I was getting report from the day shift nurse on a gentleman who was in his mid 50's. He had colon cancer a few years back went through chemo and all the cancer treatment. He had a bowel resection with a colostomy. . had the colostomy reversed about a year ago and now had been suffering from fistulas with infections. NOT GOOD! He also had a pretty extensive heart history and had dealt with MI's, stents, multiple cardiac caths, etc. He pretty much was a hot mess!! He was scheduled for surgery AGAIN, the next morning. So he was NPO and really because of all the other tests they had done he hadn't eaten in about 48 hours.
When we are reporting off to the next shift, we give report to the oncoming shift in the patients room. That way the patient hears what we are saying, meets the oncoming staff, and can give their input, incase there is something the nurse forgets. This makes the patient feel more like they still have some control over what is going on. It also is a great time to check for incontinence, almost emply IV bags, or other things that seem to ALWAYS get left for the next shift. Those little things that slow you down at the busiest part of your shift.
During this report when the nurse was done telling me everything, she asked if there was anything he wanted to add.
Patient: "She forgot to tell you I also have Optical Rectitis, they found it on the CT scan they did last week."
Me: "Really? (trying hard to go through my memory rolodex searching for that diagnosis)"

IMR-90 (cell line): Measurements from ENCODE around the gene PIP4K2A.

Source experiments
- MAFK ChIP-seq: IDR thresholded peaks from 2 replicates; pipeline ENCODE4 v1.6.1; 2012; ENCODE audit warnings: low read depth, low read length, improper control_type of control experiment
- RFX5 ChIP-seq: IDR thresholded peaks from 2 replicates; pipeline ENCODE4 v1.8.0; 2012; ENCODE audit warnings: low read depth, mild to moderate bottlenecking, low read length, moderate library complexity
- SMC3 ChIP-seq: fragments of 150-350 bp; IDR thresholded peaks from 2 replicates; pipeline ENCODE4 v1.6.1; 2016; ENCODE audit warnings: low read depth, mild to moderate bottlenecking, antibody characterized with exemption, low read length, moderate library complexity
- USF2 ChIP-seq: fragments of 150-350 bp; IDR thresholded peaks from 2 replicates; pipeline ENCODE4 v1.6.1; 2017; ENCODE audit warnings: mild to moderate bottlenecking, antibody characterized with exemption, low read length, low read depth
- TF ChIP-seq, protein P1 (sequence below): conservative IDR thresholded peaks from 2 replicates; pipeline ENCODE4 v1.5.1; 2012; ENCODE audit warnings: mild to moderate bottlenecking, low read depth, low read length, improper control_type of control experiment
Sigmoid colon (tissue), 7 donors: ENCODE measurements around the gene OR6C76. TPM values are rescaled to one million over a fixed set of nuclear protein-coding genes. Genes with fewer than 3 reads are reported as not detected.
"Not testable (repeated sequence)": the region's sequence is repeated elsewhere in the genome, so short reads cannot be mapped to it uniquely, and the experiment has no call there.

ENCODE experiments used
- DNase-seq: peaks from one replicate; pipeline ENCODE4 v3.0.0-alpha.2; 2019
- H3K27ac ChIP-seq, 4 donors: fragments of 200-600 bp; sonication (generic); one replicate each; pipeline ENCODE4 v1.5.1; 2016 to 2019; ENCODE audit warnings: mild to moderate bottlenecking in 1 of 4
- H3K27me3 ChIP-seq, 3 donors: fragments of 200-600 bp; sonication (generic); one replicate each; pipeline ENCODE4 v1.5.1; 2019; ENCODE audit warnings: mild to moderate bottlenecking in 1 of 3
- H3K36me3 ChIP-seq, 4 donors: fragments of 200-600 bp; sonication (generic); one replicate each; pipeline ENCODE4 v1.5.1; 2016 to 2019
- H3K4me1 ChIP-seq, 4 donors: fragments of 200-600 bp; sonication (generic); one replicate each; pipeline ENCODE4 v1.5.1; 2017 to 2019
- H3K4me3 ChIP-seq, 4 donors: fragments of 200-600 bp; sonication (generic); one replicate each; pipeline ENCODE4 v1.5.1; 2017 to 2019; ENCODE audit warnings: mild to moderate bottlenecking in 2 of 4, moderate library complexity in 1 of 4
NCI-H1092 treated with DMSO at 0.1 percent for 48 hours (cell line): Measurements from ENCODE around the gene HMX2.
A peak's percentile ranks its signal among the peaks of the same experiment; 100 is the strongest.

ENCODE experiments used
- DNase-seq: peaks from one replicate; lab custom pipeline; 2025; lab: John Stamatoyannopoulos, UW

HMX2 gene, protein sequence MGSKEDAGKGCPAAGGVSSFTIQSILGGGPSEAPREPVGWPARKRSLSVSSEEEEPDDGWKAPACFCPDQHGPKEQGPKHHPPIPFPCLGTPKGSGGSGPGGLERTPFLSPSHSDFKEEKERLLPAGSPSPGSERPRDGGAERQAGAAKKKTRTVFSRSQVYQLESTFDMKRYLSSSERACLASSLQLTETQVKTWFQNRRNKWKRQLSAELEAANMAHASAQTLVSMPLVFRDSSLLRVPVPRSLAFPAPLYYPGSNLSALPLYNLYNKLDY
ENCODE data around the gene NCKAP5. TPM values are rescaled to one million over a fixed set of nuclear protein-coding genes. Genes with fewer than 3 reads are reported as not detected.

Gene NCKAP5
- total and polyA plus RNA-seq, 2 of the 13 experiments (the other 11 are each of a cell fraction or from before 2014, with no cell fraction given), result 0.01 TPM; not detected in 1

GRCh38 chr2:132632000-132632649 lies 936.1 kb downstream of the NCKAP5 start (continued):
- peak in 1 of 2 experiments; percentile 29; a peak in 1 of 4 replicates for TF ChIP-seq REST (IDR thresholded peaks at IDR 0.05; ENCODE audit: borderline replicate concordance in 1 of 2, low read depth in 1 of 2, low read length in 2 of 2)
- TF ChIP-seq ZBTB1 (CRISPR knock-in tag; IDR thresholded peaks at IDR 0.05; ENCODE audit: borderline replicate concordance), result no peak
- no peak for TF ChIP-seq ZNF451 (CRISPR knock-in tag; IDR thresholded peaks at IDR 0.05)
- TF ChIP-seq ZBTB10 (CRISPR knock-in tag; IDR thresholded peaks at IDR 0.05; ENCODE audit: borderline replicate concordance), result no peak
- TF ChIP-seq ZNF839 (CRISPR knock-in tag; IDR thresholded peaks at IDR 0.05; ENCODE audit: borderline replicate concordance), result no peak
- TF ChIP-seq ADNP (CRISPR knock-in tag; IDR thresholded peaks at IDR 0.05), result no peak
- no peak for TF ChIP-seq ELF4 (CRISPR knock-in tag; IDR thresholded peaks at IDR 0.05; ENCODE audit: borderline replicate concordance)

Patient: "Have you heard of it?"
Me: (Again, starting to feel a little dumb and not wanting to admit it) "I don't think so, at least that is not one I remember hearing about. They found it on a CT scan?"
Patient: "Well, alot of people have it, but it doesn't get an official diagnosis very often. This is because it is so hard to treat and insurance doesn't like to pay for the treatment."
Me: (still thumbing through that rolodex. . . not finding anything)
Patient: "Basically, what it means is that I have a shity outlook on life."
All of the sudden he and the day shift nurse bust out laughing! I had never heard this before and was so thankful that I couldn't find this diagnosis in my memory bank. I was so starting to feel really stupid!
Truth, he did have a pretty bad outlook on life. However, he was working on it. He had been dealt a pretty bad hand and had kept going through it all. He was really just hoping this last surgery would take care of everything, but because of past experience it was hard to believe that would happen.
By the end of my shift we were both telling jokes to each other and laughing pretty hard. I think his "Optical Rectitis" was starting to go into remission.